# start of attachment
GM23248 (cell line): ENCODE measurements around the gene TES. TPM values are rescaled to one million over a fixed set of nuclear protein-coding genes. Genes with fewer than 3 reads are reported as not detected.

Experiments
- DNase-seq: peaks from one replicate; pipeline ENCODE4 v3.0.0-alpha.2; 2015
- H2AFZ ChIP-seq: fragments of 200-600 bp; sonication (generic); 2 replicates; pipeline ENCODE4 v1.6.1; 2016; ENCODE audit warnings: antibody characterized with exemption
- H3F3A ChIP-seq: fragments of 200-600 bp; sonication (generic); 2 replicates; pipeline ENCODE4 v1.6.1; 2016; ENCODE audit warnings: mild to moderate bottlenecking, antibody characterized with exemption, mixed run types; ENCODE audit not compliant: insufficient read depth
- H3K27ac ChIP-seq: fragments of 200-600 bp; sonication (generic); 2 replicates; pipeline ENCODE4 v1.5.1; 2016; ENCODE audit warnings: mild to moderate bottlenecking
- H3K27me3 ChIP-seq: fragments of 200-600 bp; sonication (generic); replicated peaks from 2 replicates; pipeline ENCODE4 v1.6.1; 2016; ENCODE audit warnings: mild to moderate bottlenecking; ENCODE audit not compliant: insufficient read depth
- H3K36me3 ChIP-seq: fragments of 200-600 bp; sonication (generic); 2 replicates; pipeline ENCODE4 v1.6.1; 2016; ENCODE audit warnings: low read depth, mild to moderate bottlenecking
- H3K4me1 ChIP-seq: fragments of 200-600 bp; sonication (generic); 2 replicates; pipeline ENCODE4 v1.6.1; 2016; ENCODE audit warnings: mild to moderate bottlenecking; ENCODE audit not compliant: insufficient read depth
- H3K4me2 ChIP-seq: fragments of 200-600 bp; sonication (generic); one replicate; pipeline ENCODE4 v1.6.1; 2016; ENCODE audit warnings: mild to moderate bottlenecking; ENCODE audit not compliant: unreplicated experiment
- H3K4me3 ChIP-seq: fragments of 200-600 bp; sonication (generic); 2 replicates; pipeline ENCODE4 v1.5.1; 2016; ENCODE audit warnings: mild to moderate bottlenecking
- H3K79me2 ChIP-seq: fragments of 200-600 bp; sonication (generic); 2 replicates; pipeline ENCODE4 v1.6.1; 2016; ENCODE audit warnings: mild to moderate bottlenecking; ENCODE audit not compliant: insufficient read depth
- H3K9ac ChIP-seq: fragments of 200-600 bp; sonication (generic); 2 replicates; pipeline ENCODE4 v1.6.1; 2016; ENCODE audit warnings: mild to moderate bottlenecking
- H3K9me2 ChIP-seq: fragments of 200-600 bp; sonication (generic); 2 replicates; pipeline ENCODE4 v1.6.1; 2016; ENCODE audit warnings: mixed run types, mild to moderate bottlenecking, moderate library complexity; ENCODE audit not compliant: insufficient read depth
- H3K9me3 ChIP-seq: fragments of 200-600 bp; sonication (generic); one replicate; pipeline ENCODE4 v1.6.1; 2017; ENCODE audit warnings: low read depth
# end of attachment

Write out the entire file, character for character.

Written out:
GM23248 (cell line): ENCODE measurements around the gene TES. TPM values are rescaled to one million over a fixed set of nuclear protein-coding genes. Genes with fewer than 3 reads are reported as not detected.

Experiments
- DNase-seq: peaks from one replicate; pipeline ENCODE4 v3.0.0-alpha.2; 2015
- H2AFZ ChIP-seq: fragments of 200-600 bp; sonication (generic); 2 replicates; pipeline ENCODE4 v1.6.1; 2016; ENCODE audit warnings: antibody characterized with exemption
- H3F3A ChIP-seq: fragments of 200-600 bp; sonication (generic); 2 replicates; pipeline ENCODE4 v1.6.1; 2016; ENCODE audit warnings: mild to moderate bottlenecking, antibody characterized with exemption, mixed run types; ENCODE audit not compliant: insufficient read depth
- H3K27ac ChIP-seq: fragments of 200-600 bp; sonication (generic); 2 replicates; pipeline ENCODE4 v1.5.1; 2016; ENCODE audit warnings: mild to moderate bottlenecking
- H3K27me3 ChIP-seq: fragments of 200-600 bp; sonication (generic); replicated peaks from 2 replicates; pipeline ENCODE4 v1.6.1; 2016; ENCODE audit warnings: mild to moderate bottlenecking; ENCODE audit not compliant: insufficient read depth
- H3K36me3 ChIP-seq: fragments of 200-600 bp; sonication (generic); 2 replicates; pipeline ENCODE4 v1.6.1; 2016; ENCODE audit warnings: low read depth, mild to moderate bottlenecking
- H3K4me1 ChIP-seq: fragments of 200-600 bp; sonication (generic); 2 replicates; pipeline ENCODE4 v1.6.1; 2016; ENCODE audit warnings: mild to moderate bottlenecking; ENCODE audit not compliant: insufficient read depth
- H3K4me2 ChIP-seq: fragments of 200-600 bp; sonication (generic); one replicate; pipeline ENCODE4 v1.6.1; 2016; ENCODE audit warnings: mild to moderate bottlenecking; ENCODE audit not compliant: unreplicated experiment
- H3K4me3 ChIP-seq: fragments of 200-600 bp; sonication (generic); 2 replicates; pipeline ENCODE4 v1.5.1; 2016; ENCODE audit warnings: mild to moderate bottlenecking
- H3K79me2 ChIP-seq: fragments of 200-600 bp; sonication (generic); 2 replicates; pipeline ENCODE4 v1.6.1; 2016; ENCODE audit warnings: mild to moderate bottlenecking; ENCODE audit not compliant: insufficient read depth
- H3K9ac ChIP-seq: fragments of 200-600 bp; sonication (generic); 2 replicates; pipeline ENCODE4 v1.6.1; 2016; ENCODE audit warnings: mild to moderate bottlenecking
- H3K9me2 ChIP-seq: fragments of 200-600 bp; sonication (generic); 2 replicates; pipeline ENCODE4 v1.6.1; 2016; ENCODE audit warnings: mixed run types, mild to moderate bottlenecking, moderate library complexity; ENCODE audit not compliant: insufficient read depth
- H3K9me3 ChIP-seq: fragments of 200-600 bp; sonication (generic); one replicate; pipeline ENCODE4 v1.6.1; 2017; ENCODE audit warnings: low read depth